Pro tips to help you find your inner artist

07. Initial layers

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With the transfer of the drawing completed, the messy work can begin – and I mean messy. The cartoon drawing, typically fixed beneath a layer of clear acrylic gesso or matte medium, holds key landmarks to the work allowing for a liberal play of colour and texture.

I'm conservative in my approach, but the need to carefully follow a contour is out the window as I slosh around the paint and feel what my image needs for a colour direction.

08. Meditation

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Time slows down now as I break out the minimalist music of Steve Reich or Philip Glass to set my mind to intimate, repetitive tasking. Filling in links on a suit of chain mail or similar is about careful observation and patience.

Take Yoda's advice here and concentrate on where you are now, what you are doing. Forget about emails and suchlike. Focus on what the art needs from you and give it back.

09. Second passes

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I find that practice tends to lead to perfection, so here I plan to rework any critical area if it falls short on the first pass. Let each part breathe for a while as you move onto other areas of the work.

After the entire image receives its first layers, you can better assess the balances needed to harmonise the painting and come back in for a second, third and even a fourth reworking. I usually plan on making at least three passes on a main figure's body and face, that’s even after I attempt to make it perfect the first time.

10. Exaggerated colour

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Enter the mind of an impressionist such as NC Wyeth and try to visualise colours in the shadows. I've learned from impressionists and realists, such as Peter Paul Rubens, when it comes to exaggerating colour in the cracks of objects, folds of skin and cast shadows.

The use of colour in these areas helps me describe a shadow by replacing a dark shadow with a complementary contrasting colour higher in value. It's hard to describe, but easier to understand visually!

11. Glazing

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Glazing has traditionally been used to describe the process in which a small amount of pigment is suspended in a larger amount of medium, creating the visual effect of tinting an image without completely obscuring the lower surface. Paints are composed of varying pigments, and can range wildly as their application as a glaze. Digital technology allows nearly all brushes and colours to be easily manipulated as glazes and endlessly modified until flattened.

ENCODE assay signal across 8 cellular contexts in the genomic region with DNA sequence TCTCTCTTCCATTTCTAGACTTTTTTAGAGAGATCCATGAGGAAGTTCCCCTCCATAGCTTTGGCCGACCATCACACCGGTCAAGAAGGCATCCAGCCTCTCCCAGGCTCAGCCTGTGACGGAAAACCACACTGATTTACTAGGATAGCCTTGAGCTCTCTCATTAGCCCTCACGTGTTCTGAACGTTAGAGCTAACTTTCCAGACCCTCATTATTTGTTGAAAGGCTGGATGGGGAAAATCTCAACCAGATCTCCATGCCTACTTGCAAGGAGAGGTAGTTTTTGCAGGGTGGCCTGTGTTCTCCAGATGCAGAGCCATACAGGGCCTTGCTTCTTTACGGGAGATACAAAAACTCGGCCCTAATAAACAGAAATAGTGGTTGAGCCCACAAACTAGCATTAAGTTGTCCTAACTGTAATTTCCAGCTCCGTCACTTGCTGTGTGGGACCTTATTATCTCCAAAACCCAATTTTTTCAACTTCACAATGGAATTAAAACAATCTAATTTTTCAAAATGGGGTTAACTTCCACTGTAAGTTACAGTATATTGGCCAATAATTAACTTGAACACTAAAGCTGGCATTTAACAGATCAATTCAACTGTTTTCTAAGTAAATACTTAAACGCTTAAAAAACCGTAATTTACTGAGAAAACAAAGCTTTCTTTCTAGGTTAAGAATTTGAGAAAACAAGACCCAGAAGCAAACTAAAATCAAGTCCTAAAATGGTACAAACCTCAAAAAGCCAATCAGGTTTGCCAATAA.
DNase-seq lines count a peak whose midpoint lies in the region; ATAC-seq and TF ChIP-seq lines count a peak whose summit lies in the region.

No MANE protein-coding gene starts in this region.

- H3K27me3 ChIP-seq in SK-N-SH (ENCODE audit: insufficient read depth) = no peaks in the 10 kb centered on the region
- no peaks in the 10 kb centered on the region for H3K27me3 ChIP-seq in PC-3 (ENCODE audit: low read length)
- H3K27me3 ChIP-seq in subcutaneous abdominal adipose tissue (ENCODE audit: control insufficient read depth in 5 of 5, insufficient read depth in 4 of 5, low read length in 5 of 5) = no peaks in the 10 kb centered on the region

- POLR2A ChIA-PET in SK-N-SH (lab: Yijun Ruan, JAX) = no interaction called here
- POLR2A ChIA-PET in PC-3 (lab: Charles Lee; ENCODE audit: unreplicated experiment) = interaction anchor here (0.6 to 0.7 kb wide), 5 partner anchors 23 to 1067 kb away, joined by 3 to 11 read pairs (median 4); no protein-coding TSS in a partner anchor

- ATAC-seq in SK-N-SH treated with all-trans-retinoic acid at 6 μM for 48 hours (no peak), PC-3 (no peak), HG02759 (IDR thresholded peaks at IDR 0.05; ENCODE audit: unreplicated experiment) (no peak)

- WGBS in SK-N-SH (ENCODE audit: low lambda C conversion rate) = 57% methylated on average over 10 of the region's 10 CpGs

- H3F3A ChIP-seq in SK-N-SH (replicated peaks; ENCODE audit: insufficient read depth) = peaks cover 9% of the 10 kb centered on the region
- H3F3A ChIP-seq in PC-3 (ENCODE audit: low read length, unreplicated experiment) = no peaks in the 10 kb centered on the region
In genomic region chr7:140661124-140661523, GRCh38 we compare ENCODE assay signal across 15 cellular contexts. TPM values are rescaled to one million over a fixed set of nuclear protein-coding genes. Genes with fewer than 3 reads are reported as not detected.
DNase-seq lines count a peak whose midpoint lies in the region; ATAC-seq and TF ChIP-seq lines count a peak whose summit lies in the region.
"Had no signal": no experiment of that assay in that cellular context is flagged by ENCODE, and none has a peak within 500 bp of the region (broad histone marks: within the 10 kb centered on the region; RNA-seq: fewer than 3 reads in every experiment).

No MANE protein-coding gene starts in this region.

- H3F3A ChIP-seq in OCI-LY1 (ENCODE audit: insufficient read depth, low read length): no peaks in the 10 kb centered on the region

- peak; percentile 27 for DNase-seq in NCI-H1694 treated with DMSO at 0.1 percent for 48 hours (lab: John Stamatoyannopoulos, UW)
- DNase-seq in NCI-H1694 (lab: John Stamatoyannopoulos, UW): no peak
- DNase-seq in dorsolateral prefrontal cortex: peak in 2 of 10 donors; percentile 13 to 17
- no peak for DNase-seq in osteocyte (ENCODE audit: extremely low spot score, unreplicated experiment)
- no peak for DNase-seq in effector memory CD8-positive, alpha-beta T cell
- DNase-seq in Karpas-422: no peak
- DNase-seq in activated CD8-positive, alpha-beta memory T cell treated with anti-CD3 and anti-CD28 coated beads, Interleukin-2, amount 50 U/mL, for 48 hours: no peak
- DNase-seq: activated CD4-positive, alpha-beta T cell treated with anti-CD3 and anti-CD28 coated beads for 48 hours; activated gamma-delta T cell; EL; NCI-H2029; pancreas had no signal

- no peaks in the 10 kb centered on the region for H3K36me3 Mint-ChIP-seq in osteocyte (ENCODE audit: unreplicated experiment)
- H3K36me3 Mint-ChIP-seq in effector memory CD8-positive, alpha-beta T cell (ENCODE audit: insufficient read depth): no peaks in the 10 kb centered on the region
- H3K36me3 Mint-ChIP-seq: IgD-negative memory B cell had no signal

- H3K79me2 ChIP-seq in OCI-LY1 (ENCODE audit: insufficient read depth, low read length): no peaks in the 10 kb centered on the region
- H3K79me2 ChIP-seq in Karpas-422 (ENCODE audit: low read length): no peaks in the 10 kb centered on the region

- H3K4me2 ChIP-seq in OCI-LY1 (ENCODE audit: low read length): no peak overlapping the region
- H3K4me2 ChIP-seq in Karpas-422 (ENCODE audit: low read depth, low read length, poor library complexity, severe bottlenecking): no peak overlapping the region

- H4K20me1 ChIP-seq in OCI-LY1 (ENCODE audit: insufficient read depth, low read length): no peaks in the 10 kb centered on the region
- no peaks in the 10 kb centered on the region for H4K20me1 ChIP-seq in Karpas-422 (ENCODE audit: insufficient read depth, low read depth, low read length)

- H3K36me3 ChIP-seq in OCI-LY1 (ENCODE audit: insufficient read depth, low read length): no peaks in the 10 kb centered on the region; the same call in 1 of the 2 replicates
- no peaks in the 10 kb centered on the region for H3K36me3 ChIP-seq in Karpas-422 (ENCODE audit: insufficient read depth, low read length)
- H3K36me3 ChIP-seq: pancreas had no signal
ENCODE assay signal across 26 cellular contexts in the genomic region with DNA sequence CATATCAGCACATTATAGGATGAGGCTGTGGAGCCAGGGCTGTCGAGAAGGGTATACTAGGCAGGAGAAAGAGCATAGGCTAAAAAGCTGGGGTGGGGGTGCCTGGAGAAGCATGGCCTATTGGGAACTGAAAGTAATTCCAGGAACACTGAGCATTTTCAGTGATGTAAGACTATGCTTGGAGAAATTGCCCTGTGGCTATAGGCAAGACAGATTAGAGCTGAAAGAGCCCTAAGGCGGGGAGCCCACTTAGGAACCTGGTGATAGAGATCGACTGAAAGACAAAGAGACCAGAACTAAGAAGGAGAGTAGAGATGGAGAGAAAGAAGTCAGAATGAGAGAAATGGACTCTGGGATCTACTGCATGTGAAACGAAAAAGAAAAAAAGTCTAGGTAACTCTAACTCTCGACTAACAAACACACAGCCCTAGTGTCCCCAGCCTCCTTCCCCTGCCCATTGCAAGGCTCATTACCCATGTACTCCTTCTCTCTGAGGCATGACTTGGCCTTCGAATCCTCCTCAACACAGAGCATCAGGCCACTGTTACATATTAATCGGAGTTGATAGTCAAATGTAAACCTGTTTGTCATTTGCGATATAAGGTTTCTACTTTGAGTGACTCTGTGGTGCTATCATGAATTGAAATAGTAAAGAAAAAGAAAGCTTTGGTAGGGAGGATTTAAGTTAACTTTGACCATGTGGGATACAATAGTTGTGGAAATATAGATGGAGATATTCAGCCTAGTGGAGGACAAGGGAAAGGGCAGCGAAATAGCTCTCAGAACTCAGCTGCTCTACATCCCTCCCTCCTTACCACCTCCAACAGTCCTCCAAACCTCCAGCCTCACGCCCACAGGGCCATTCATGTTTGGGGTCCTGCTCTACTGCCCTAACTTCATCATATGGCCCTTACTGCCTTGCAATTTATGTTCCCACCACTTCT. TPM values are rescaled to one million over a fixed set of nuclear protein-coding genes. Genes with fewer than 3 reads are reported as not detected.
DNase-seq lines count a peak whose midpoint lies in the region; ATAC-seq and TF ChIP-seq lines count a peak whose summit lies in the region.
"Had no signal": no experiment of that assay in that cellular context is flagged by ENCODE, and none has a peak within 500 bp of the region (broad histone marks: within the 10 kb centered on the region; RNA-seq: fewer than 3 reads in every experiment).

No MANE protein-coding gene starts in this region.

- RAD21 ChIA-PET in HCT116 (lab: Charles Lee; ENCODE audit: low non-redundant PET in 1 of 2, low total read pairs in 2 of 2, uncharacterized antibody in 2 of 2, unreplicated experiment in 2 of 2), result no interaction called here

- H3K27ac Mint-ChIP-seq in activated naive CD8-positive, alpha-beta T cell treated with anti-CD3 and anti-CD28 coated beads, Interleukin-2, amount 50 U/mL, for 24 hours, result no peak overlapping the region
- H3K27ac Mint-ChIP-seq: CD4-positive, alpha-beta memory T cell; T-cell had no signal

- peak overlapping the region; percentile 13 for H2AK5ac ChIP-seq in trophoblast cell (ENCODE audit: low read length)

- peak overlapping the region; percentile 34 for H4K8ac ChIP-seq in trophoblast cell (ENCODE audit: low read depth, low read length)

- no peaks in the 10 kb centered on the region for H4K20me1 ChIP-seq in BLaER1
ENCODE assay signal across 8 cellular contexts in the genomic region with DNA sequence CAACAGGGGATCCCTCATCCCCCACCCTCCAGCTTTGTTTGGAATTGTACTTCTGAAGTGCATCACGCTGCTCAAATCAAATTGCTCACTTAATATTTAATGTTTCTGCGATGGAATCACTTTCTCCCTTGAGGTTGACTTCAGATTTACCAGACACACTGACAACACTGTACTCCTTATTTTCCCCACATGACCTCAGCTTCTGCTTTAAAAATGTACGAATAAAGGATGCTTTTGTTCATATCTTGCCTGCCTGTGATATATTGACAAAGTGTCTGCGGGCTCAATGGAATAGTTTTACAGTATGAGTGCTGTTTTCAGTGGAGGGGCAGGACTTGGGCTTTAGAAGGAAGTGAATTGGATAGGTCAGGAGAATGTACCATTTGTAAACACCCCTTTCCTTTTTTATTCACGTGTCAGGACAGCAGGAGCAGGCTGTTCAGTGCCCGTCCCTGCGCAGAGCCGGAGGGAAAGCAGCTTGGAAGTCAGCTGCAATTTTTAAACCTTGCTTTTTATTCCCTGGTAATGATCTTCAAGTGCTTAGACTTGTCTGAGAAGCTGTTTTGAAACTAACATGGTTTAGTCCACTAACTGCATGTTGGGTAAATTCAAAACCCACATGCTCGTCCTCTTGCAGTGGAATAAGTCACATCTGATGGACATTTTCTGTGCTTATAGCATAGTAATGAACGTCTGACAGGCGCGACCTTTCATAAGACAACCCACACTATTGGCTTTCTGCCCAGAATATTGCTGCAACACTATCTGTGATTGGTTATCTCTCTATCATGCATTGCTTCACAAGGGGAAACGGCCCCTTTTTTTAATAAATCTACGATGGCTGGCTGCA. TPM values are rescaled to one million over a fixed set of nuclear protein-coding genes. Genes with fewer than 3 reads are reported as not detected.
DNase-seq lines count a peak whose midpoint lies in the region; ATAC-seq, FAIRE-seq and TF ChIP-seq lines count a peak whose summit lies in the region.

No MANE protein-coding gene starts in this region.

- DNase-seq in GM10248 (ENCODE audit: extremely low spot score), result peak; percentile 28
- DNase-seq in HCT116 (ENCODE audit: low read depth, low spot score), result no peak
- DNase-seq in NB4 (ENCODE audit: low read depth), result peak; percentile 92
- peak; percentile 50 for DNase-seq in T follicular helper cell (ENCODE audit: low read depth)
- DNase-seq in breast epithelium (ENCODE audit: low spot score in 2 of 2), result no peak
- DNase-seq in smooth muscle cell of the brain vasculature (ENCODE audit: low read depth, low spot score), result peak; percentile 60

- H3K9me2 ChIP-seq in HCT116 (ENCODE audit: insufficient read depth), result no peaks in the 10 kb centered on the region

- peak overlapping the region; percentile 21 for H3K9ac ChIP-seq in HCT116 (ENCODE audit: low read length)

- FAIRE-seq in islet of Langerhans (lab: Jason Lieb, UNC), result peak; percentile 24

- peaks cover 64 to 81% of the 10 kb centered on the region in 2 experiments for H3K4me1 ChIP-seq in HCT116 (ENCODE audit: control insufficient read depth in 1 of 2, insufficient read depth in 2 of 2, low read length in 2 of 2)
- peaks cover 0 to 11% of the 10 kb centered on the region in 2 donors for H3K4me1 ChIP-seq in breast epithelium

Oh, how I envy the digital artist for this! I use glazes during the entire painting process, providing saturation increases, opaque fogging effects and darkening tints to unify objects and shadows. Glazes are an exciting way to get messy again without sacrificing your image's structural integrity.

12. I see dead people…

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As a commercial artist, it's easy to get caught up in the swirl of your client’s needs – following the art order to the letter and implementing change suggestions from marketing directors – and in doing so losing your artistic voice. My professional career has been strengthened by solving client's problems while at the same time injecting more of my own voice into the art.

My first images for Magic: The Gathering incorporated hands that I love to paint, and now I illuminate anticlimactic moments portraying protagonists as vulnerable and non-heroic.

These may not be the perfect solution for my commercial clients, but for better or for worse my work has become recognisable for these traits. I feel an intense need to push in this direction – clouding my vision with dead or near-dead figures as elements of composition as if they were normal.

Pro Secret: Hard-earned cash

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Be willing to spend money to place your best work forward – be that through framing, a quality portfolio or a special leave-behind booklet. If you're deciding between the £15 plastic portfolio or the £75 leather bound one, spend the extra money.

It will make your images look more professional, and make you want to fill it with quality art. When you're willing to spend money on your own work, others are more likely to do so with commissions or purchases.

Words: Donato Giancola

Much of Donato's art has deep historical roots linking the past to the contemporary. Through his teaching, exhibitions, live demonstrations and educational films the artist aims to reflect the role that science fiction and fantasy plays in modern culture. This article originally appeared in ImagineFX magazine issue 91.

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